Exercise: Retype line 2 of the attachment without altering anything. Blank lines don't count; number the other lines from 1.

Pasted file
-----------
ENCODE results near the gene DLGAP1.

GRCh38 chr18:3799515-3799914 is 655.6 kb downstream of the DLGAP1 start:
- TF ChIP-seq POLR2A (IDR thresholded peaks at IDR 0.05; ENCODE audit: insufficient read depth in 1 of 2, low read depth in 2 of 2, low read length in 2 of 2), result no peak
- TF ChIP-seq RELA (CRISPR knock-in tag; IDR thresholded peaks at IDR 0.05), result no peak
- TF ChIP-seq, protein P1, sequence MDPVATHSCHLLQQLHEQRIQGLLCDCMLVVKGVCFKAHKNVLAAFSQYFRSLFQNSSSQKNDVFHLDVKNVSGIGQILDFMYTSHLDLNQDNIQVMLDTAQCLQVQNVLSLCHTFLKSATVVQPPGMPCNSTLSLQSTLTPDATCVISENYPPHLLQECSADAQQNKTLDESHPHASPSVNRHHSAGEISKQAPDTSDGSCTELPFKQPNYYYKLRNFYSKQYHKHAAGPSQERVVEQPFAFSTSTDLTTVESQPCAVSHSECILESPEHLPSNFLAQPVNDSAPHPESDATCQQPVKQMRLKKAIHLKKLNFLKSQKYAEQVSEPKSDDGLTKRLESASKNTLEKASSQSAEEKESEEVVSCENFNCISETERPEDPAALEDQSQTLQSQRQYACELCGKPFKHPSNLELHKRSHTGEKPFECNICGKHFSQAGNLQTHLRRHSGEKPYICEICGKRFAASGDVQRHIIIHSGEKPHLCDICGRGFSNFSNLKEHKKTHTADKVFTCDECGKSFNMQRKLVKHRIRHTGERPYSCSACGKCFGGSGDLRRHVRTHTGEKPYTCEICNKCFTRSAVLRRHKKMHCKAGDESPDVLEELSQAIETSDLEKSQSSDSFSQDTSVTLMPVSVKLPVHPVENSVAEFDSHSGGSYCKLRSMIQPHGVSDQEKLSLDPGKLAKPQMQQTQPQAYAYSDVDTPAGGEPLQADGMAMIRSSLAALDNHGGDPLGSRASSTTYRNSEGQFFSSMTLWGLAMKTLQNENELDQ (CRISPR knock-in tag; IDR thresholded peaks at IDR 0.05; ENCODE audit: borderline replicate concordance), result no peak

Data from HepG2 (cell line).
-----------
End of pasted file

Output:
GRCh38 chr18:3799515-3799914 is 655.6 kb downstream of the DLGAP1 start: